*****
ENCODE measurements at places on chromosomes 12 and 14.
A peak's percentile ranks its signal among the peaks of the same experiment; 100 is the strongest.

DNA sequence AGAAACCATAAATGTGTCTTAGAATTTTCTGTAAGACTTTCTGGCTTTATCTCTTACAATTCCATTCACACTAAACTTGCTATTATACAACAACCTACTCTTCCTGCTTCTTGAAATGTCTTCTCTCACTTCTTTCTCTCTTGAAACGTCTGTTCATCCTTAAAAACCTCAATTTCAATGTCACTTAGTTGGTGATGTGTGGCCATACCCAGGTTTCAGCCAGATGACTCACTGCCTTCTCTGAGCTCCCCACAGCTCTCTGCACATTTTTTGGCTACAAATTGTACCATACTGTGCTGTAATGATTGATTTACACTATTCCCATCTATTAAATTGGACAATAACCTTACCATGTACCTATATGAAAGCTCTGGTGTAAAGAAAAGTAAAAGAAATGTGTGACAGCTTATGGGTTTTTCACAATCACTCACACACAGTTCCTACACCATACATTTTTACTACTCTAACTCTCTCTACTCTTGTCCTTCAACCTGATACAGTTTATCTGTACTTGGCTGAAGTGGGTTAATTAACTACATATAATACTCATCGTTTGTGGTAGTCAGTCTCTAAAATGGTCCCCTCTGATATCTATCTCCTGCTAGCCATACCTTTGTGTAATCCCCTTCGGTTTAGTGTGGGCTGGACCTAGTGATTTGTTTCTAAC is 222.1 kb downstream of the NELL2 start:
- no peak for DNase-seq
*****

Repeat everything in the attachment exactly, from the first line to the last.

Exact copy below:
ENCODE measurements at places on chromosomes 12 and 14.
A peak's percentile ranks its signal among the peaks of the same experiment; 100 is the strongest.

DNA sequence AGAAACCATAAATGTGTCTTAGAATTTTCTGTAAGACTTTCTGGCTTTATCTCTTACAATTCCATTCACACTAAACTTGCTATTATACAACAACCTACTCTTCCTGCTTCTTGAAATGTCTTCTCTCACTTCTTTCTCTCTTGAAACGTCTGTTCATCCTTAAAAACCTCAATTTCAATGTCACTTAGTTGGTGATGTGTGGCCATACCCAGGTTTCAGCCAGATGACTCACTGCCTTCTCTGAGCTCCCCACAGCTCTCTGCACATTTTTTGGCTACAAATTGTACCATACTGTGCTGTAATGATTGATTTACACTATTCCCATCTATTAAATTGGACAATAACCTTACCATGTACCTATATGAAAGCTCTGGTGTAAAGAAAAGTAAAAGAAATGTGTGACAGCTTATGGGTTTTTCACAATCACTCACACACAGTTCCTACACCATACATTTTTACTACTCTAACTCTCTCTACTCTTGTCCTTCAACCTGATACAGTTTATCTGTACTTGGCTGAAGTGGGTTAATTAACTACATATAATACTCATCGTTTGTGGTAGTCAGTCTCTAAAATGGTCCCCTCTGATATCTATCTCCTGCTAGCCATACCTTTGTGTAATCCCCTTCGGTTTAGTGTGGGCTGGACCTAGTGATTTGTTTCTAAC is 222.1 kb downstream of the NELL2 start:
- no peak for DNase-seq